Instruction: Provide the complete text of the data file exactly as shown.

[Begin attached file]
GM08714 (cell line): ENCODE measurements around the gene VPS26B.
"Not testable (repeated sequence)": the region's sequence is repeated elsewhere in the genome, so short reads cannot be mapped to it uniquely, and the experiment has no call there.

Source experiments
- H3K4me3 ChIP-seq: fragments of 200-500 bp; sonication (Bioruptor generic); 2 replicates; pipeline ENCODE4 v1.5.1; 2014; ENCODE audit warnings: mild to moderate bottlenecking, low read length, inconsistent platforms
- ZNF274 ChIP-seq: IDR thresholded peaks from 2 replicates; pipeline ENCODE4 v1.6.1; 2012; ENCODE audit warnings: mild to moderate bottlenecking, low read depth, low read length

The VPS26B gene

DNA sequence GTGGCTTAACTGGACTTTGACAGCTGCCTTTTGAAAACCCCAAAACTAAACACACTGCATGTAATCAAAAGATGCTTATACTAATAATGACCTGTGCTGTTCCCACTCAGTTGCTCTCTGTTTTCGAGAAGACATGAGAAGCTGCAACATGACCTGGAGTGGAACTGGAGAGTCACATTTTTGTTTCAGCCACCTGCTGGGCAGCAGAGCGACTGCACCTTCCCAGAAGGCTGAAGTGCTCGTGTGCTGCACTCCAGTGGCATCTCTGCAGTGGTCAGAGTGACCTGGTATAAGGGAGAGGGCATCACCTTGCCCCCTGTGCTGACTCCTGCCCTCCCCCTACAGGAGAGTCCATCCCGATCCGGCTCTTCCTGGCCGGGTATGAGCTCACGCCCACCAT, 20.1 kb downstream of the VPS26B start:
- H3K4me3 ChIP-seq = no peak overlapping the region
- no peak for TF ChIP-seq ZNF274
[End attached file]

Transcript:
GM08714 (cell line): ENCODE measurements around the gene VPS26B.
"Not testable (repeated sequence)": the region's sequence is repeated elsewhere in the genome, so short reads cannot be mapped to it uniquely, and the experiment has no call there.

Source experiments
- H3K4me3 ChIP-seq: fragments of 200-500 bp; sonication (Bioruptor generic); 2 replicates; pipeline ENCODE4 v1.5.1; 2014; ENCODE audit warnings: mild to moderate bottlenecking, low read length, inconsistent platforms
- ZNF274 ChIP-seq: IDR thresholded peaks from 2 replicates; pipeline ENCODE4 v1.6.1; 2012; ENCODE audit warnings: mild to moderate bottlenecking, low read depth, low read length

The VPS26B gene

DNA sequence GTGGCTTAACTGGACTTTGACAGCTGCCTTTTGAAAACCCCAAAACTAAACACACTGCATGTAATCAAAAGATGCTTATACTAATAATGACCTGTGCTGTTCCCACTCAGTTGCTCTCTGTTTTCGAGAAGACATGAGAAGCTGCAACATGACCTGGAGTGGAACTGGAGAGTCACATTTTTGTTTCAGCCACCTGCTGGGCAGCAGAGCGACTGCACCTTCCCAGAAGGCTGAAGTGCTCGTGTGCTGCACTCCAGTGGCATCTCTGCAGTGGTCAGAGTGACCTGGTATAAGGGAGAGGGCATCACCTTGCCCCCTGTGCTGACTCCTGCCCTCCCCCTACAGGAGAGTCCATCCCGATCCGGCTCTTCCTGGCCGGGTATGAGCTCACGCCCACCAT, 20.1 kb downstream of the VPS26B start:
- H3K4me3 ChIP-seq = no peak overlapping the region
- no peak for TF ChIP-seq ZNF274